Belarus ranked first in the world in terms of per capita alcohol consumption in a report unveiled by the World Health Organization (WHO).
Worldwide, 3.3 million deaths in 2012 were due to harmful use of alcohol, says a new report launched by WHO on May 12. Alcohol consumption can not only lead to dependence but also increases people’s risk of developing more than 200 diseases including liver cirrhosis and some cancers. In addition, harmful drinking can lead to violence and injuries.
The report also finds that harmful use of alcohol makes people more susceptible to infectious diseases such as tuberculosis and pneumonia.
On average every person in the world aged 15 years or older drinks 6.2 litres of pure alcohol per year. But as less than half the population (38.3%) actually drinks alcohol, this means that those who do drink consume on average 17 litres of pure alcohol annually.
The report also points to the fact that a higher percentage of deaths among men than among women are from alcohol-related causes – 7.6% of men’s deaths and 4% of women’s deaths – though there is evidence that women may be more vulnerable to some alcohol-related health conditions compared to men. In addition, the authors note that there is concern over the steady increase in alcohol use among women.
Belarus topped the list with an annual per capita consumption of 17.5 litres of alcohol, followed by Moldova with 16.8 litres, Lithuania with 15.4 litres and Russia with 15.1 litres.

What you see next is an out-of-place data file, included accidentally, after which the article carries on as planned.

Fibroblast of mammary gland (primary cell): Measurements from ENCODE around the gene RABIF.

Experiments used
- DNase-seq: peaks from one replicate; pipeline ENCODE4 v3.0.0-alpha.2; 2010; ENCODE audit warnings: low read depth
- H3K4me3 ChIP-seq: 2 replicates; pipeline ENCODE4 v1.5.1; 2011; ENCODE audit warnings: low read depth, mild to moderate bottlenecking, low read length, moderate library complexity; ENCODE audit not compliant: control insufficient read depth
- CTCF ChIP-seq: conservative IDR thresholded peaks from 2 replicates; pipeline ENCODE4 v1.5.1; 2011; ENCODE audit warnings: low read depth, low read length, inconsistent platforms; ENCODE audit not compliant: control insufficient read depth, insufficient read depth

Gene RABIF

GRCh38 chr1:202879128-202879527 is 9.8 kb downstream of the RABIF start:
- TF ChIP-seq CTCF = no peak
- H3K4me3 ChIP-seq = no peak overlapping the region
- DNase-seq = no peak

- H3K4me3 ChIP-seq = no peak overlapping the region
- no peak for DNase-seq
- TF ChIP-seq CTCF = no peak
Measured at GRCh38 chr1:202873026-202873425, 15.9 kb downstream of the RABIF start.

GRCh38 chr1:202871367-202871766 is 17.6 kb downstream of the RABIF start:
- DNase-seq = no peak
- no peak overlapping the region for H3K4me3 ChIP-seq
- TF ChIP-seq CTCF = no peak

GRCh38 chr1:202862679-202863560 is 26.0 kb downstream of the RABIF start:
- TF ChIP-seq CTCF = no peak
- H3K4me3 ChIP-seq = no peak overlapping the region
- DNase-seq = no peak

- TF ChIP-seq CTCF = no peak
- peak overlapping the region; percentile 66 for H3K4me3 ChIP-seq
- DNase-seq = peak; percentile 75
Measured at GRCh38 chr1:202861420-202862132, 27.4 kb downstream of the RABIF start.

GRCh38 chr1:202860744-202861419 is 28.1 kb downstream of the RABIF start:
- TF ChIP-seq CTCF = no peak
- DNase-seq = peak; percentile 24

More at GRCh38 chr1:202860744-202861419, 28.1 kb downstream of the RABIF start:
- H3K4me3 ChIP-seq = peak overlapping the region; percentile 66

Globally, Europe is the region with the highest consumption of alcohol per capita, with some of its countries having particularly high consumption rates. Trend analysis shows that the consumption level is stable over the last 5 years in the region, as well as in Africa and the Americas, though increases have been reported in South-East Asia and the Western Pacific regions.
The annual per capita consumption was 12.5 litres in Poland, 12.3 litres in Latvia, 13.9 litres in Ukraine, 10.3 litres in Estonia, 7.7 litres in Georgia, 11.8 litres in Germany, 11.6 litres in the UK and 9.2 litres in the United States.
According to the report, Belarus’ men consume 27.5 litres of alcohol on average every year, while women’s per capita consumption is 9.1 litres.
Through a global network, WHO is supporting countries in their development and implementation of policies to reduce the harmful use of alcohol. The need for intensified action was endorsed in the landmark 2011 United Nations General Assembly meeting, which identified alcohol as one of four common risk factors contributing to the non-communicable diseases (NCDs) epidemic.
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